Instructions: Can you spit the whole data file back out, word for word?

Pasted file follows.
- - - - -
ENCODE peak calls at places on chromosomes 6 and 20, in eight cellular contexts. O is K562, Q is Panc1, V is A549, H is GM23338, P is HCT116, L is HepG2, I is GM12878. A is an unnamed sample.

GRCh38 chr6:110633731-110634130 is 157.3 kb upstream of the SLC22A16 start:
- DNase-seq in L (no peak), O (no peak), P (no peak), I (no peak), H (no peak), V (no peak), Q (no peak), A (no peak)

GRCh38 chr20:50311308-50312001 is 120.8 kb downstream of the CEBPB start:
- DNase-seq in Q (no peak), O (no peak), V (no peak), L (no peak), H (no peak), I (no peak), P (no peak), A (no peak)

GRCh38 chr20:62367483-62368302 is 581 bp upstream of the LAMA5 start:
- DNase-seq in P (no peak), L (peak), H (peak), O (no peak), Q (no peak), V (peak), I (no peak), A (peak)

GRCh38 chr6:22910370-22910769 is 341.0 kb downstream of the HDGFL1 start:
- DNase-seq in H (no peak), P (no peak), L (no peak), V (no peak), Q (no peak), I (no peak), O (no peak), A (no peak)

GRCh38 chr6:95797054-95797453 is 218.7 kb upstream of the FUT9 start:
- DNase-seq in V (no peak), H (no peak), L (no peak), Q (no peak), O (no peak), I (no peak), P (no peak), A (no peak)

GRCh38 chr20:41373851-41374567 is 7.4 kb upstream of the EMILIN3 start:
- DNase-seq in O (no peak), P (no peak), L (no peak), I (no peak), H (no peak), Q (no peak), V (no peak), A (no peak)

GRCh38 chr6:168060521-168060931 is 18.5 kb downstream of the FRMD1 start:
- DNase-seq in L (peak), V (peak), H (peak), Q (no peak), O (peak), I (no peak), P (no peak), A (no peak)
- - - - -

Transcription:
ENCODE peak calls at places on chromosomes 6 and 20, in eight cellular contexts. O is K562, Q is Panc1, V is A549, H is GM23338, P is HCT116, L is HepG2, I is GM12878. A is an unnamed sample.

GRCh38 chr6:110633731-110634130 is 157.3 kb upstream of the SLC22A16 start:
- DNase-seq in L (no peak), O (no peak), P (no peak), I (no peak), H (no peak), V (no peak), Q (no peak), A (no peak)

GRCh38 chr20:50311308-50312001 is 120.8 kb downstream of the CEBPB start:
- DNase-seq in Q (no peak), O (no peak), V (no peak), L (no peak), H (no peak), I (no peak), P (no peak), A (no peak)

GRCh38 chr20:62367483-62368302 is 581 bp upstream of the LAMA5 start:
- DNase-seq in P (no peak), L (peak), H (peak), O (no peak), Q (no peak), V (peak), I (no peak), A (peak)

GRCh38 chr6:22910370-22910769 is 341.0 kb downstream of the HDGFL1 start:
- DNase-seq in H (no peak), P (no peak), L (no peak), V (no peak), Q (no peak), I (no peak), O (no peak), A (no peak)

GRCh38 chr6:95797054-95797453 is 218.7 kb upstream of the FUT9 start:
- DNase-seq in V (no peak), H (no peak), L (no peak), Q (no peak), O (no peak), I (no peak), P (no peak), A (no peak)

GRCh38 chr20:41373851-41374567 is 7.4 kb upstream of the EMILIN3 start:
- DNase-seq in O (no peak), P (no peak), L (no peak), I (no peak), H (no peak), Q (no peak), V (no peak), A (no peak)

GRCh38 chr6:168060521-168060931 is 18.5 kb downstream of the FRMD1 start:
- DNase-seq in L (peak), V (peak), H (peak), Q (no peak), O (peak), I (no peak), P (no peak), A (no peak)